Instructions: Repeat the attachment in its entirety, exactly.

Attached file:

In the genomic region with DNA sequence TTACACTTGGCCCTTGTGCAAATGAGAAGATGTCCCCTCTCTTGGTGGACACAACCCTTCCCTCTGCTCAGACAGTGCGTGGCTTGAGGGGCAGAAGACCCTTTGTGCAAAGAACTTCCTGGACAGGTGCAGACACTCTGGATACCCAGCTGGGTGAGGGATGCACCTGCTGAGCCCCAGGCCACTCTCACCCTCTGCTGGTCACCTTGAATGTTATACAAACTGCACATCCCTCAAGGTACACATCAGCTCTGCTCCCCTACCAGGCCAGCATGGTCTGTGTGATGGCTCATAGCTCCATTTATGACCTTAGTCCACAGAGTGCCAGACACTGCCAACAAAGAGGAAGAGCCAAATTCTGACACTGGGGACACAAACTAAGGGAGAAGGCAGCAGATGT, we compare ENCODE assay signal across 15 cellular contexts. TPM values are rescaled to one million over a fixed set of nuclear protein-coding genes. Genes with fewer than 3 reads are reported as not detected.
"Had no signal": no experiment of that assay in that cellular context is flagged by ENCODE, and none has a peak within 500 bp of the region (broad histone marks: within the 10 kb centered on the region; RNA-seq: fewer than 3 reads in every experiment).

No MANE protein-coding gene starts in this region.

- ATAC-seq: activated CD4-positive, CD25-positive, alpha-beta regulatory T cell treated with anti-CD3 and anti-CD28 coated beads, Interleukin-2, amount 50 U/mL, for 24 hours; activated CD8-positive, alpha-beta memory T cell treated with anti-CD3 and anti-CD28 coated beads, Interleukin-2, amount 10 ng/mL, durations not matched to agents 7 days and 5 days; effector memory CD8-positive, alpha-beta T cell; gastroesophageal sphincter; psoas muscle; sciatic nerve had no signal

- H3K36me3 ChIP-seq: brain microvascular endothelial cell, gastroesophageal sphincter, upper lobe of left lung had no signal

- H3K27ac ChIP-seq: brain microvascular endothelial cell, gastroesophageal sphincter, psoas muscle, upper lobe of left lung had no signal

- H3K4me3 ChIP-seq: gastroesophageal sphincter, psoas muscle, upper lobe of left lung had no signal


In the genomic region with DNA sequence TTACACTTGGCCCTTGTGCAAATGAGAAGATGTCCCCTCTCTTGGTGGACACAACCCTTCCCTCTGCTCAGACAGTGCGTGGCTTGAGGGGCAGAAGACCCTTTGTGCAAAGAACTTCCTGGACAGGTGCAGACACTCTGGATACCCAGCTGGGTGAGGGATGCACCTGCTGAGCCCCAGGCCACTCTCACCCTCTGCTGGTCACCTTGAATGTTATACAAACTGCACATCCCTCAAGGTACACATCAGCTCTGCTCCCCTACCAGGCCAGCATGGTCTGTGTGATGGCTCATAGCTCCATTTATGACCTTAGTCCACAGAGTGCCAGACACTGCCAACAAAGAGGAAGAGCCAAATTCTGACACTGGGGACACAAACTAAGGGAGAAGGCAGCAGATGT, we compare ENCODE assay signal across 15 cellular contexts. TPM values are rescaled to one million over a fixed set of nuclear protein-coding genes. Genes with fewer than 3 reads are reported as not detected.
"Had no signal": no experiment of that assay in that cellular context is flagged by ENCODE, and none has a peak within 500 bp of the region (broad histone marks: within the 10 kb centered on the region; RNA-seq: fewer than 3 reads in every experiment).

No MANE protein-coding gene starts in this region.

- ATAC-seq: activated CD4-positive, CD25-positive, alpha-beta regulatory T cell treated with anti-CD3 and anti-CD28 coated beads, Interleukin-2, amount 50 U/mL, for 24 hours; activated CD8-positive, alpha-beta memory T cell treated with anti-CD3 and anti-CD28 coated beads, Interleukin-2, amount 10 ng/mL, durations not matched to agents 7 days and 5 days; effector memory CD8-positive, alpha-beta T cell; gastroesophageal sphincter; psoas muscle; sciatic nerve had no signal

- H3K36me3 ChIP-seq: brain microvascular endothelial cell, gastroesophageal sphincter, upper lobe of left lung had no signal

- H3K27ac ChIP-seq: brain microvascular endothelial cell, gastroesophageal sphincter, psoas muscle, upper lobe of left lung had no signal

- H3K4me3 ChIP-seq: gastroesophageal sphincter, psoas muscle, upper lobe of left lung had no signal